It’s important for consumers to report food safety concerns and violations. This helps provincial health units respond quickly and effectively to urgent concerns or...
Salad lovers rejoice! The Center for Disease Control (CDC) has recently declared that the romaine lettuce E.coli outbreak of late 2018 is finally over. The outbreak lasted nearly two months between October and December, affecting dozens of people and hospitalizing at least 25, becoming worldwide news in the process and the subject of many watercooler conversations because of the extremely large scale of the outbreak and the recalls that followed. Even though the outbreak is finally over, the question of why romaine lettuce is so commonly recalled is still on the minds of many people.
The culprit: E.coli 0157:H7
Romaine lettuce outbreaks have become common in recent years, with a smaller outbreak and recall taking place through late 2017 into early 2018, and major events taking place in 2010 and 2011. The culprit of most of these outbreaks, E.coli 0157:H7, seems to favour romaine lettuce over all other types of leafy greens. This strain of E.coli is known as one of the worst types, often leading to serious conditions including acute hemorrhagic diarrhea and abdominal cramps that can last for up to 10 days, and in some cases can be lethal. Unfortunately, the process of growing and distributing romaine products leaves plenty of opportunity for your food to become contaminated before it gets to your table.
How romaine lettuce becomes contaminated
There are a variety of ways that romaine lettuce becomes contaminated, with the most common problem being cross-contamination. This often happens when contaminants (usually byproducts from animal production facilities) make their way into the sediment and water of the farmland it’s being grown on, then being irrigated onto crops over a period of 40-80 days, and harvested without farmers or production facilities being aware that their product has been polluted.
Workers handling romaine lettuce with contaminated hands is another point of entry for harmful bacteria like E.coli 0157. In rare instances, contamination can come from wild animals freely making their way through fields, birds flying above crops, and from other natural sources that are difficult to prevent or identify in most cases. With lettuce and other leafy greens usually being served raw, there’s little to no chance for consumers to kill bacteria like E.coli 0157 before eating it.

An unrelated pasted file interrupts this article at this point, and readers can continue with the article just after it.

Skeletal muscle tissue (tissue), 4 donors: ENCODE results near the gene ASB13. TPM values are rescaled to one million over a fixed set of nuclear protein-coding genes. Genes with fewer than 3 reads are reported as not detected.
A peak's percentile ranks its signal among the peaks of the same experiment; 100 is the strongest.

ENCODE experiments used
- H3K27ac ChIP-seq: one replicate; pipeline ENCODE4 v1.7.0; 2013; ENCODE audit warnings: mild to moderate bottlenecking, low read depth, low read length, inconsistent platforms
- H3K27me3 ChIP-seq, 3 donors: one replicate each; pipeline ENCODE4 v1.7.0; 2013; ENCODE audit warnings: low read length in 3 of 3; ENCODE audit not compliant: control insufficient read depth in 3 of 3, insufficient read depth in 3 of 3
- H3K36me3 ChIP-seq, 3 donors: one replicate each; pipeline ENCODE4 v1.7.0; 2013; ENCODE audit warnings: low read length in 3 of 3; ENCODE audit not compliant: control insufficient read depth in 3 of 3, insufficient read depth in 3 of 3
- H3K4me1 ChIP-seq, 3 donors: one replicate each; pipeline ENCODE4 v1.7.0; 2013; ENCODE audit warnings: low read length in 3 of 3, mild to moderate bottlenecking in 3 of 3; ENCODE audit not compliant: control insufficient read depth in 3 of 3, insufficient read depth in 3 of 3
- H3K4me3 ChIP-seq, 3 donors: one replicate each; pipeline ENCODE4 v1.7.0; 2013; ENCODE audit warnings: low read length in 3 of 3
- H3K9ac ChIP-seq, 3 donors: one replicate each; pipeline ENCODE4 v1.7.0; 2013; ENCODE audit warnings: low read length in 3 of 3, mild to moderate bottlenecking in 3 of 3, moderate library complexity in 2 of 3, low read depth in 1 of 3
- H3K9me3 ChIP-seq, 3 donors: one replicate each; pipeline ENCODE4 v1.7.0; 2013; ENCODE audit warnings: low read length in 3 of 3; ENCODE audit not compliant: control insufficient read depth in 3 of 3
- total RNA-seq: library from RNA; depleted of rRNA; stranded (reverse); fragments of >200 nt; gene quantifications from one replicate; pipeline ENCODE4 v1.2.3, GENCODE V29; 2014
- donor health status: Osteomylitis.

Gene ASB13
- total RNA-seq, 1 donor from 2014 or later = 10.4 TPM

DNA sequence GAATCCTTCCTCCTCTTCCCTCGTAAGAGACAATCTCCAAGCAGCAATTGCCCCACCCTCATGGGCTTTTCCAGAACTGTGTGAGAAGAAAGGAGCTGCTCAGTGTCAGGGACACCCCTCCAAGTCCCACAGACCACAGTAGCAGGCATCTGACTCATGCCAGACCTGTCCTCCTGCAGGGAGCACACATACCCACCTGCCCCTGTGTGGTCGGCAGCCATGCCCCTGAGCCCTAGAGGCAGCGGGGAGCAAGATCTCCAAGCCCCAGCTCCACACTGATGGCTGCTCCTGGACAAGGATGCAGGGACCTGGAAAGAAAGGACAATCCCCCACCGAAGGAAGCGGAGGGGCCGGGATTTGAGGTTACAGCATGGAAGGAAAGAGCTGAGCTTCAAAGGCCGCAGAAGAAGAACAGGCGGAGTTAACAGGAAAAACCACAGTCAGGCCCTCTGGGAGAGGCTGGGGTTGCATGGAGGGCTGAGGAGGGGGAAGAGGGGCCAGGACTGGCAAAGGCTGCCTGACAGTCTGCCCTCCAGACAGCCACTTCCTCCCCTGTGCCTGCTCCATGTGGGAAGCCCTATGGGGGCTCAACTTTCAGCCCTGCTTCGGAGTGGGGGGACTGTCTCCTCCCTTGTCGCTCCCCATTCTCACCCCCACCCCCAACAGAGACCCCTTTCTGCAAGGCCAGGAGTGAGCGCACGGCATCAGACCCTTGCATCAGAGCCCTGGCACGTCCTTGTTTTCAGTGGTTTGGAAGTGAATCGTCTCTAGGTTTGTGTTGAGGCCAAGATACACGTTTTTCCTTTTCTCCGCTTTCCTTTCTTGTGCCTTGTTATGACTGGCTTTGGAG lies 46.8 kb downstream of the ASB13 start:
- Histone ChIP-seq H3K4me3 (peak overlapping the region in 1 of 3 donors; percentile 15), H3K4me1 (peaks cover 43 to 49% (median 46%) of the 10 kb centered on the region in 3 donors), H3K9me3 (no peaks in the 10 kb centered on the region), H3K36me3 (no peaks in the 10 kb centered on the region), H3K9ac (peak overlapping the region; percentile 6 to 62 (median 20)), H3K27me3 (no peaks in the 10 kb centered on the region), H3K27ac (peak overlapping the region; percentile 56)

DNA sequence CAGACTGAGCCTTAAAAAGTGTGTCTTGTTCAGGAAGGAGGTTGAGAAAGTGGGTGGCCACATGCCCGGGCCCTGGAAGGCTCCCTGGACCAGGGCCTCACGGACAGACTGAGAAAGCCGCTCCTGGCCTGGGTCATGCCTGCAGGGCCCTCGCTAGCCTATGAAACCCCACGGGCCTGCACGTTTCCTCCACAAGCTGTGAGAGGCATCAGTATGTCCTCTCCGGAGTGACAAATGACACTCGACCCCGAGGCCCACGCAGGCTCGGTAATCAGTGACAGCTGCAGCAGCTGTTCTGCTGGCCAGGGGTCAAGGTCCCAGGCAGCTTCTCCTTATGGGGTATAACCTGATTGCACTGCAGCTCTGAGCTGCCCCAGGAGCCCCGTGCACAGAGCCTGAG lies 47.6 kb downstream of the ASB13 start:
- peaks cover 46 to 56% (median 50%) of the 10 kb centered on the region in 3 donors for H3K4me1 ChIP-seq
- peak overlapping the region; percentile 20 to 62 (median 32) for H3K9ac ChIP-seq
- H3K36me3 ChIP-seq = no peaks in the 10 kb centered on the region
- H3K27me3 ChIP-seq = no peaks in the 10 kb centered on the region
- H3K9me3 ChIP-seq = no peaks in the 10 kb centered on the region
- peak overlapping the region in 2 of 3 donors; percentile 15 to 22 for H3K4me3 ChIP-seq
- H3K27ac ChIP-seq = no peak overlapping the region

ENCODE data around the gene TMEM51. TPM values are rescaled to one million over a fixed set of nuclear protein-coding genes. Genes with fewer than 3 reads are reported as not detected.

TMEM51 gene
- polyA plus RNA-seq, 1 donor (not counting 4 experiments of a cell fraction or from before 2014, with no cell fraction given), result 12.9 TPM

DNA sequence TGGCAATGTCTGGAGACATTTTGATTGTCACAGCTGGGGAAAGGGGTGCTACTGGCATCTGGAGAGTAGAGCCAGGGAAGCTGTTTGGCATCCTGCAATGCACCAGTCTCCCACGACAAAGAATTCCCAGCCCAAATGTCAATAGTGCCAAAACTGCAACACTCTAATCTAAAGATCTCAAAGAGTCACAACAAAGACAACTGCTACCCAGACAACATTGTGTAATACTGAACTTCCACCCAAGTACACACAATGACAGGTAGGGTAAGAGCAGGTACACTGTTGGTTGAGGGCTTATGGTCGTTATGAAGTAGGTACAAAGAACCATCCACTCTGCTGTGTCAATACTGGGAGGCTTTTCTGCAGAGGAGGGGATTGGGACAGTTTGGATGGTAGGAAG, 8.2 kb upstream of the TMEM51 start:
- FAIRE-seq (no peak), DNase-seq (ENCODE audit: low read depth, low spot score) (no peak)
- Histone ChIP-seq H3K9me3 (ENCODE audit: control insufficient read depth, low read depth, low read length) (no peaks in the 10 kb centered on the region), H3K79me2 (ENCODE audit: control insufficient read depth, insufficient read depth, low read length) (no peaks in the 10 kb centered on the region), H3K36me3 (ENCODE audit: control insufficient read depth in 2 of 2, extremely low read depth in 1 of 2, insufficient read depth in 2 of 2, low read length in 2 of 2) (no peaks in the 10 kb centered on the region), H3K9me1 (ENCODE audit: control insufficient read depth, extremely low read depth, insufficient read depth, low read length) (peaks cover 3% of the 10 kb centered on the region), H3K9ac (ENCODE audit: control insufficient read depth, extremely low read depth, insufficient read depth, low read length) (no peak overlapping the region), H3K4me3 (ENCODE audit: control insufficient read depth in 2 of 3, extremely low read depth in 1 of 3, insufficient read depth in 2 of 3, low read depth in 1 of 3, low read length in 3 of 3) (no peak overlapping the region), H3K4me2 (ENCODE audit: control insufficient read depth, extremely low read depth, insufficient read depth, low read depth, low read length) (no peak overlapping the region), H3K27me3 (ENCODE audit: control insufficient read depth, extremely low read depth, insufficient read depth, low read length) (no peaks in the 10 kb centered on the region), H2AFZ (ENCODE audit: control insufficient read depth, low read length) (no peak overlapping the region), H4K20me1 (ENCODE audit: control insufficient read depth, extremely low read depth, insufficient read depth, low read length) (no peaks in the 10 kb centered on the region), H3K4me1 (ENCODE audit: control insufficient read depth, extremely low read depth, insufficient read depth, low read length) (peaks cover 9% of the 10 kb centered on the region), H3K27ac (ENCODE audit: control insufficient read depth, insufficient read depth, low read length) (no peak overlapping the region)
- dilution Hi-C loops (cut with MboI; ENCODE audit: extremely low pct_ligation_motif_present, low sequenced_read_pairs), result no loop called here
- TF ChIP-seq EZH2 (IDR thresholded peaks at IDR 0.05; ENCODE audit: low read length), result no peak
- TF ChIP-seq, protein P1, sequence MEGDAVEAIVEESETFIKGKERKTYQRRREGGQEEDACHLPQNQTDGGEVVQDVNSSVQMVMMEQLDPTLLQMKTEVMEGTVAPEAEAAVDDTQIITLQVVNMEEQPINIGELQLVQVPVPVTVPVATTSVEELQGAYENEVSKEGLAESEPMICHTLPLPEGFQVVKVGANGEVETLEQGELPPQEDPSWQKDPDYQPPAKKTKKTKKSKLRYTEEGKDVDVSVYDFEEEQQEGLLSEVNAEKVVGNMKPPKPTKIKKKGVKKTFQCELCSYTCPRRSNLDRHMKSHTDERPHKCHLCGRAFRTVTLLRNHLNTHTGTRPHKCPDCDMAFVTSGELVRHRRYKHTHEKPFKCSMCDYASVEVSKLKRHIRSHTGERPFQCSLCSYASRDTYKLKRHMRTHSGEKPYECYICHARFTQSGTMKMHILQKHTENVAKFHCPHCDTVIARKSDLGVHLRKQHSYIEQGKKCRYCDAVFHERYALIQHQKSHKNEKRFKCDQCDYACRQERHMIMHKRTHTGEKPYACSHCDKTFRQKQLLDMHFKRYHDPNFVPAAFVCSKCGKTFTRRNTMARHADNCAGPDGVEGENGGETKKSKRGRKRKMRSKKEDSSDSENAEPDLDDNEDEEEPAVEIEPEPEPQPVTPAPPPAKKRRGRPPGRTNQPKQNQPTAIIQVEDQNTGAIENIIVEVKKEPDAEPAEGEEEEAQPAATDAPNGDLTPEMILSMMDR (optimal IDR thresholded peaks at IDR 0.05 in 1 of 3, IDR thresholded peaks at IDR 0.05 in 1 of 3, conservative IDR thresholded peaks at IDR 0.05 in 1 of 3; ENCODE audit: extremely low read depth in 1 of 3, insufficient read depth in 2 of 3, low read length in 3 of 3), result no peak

Why is it so hard to prevent these outbreaks?
Though many people make sure to wash their produce before eating it, this is an ineffective way of killing or removing E.coli 0157 bacteria. In some cases, washing contaminated lettuce can actually spread the bacteria around, making the problem worse. Even pre-packaged salads and other products containing romaine lettuce are not washed thoroughly enough to remove bacteria, instead they worsen the problem and give foodborne bacteria the opportunity to multiply and spread the contamination to other parts of the product.
Problems like being unable to simply wash away dangerous bacteria like E.coli 0157 have led to romaine lettuce outbreaks becoming more common, and have made it very difficult to prevent them. Some studies have shown that E.coli 0157 and leafy greens may have a pathogen-vegetable interaction, meaning that the bacteria has adapted to living and thriving on leafy greens.
While the most recent outbreak may finally be over, there will surely be others in the future. There’s no catch-all way to kill foodborne bacteria, and because lettuce usually isn’t cooked before serving, it’s in the best interests of North American consumers to stay up-to-date on the latest food recalls and warnings, and to dispose of any food they fear may be contaminated.